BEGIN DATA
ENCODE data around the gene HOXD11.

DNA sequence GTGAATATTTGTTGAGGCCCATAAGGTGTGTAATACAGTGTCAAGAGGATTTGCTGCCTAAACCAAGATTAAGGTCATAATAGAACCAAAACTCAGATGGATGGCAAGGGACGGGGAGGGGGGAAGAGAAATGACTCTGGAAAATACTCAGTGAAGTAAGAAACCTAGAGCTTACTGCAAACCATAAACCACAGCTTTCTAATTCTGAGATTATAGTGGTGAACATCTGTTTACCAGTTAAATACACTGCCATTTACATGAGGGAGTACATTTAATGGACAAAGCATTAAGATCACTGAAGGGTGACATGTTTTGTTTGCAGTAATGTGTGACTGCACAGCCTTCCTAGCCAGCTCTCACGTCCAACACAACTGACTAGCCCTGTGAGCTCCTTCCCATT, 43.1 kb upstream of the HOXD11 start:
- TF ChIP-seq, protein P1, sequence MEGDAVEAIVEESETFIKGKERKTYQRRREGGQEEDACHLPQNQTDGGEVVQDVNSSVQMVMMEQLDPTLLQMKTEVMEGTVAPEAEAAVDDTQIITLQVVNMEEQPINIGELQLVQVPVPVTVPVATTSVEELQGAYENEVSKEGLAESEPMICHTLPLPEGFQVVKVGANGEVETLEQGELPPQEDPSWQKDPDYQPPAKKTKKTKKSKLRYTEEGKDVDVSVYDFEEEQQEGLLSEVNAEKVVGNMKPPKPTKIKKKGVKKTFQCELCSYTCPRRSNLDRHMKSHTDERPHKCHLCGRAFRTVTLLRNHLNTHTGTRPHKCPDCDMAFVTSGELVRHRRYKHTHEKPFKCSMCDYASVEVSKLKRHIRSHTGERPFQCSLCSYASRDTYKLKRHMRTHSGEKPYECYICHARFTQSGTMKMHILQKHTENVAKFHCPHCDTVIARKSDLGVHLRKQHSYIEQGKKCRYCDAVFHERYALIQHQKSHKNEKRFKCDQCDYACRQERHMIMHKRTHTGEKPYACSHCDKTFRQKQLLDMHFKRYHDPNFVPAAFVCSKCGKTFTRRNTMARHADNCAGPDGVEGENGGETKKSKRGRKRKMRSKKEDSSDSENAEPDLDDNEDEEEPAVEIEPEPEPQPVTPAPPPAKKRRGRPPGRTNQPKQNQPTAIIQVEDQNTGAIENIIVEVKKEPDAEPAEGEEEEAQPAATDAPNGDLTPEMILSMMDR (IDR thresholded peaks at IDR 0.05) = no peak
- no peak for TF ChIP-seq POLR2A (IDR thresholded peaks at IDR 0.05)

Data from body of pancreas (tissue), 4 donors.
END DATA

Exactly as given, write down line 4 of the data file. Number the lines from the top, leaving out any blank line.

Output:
- no peak for TF ChIP-seq POLR2A (IDR thresholded peaks at IDR 0.05)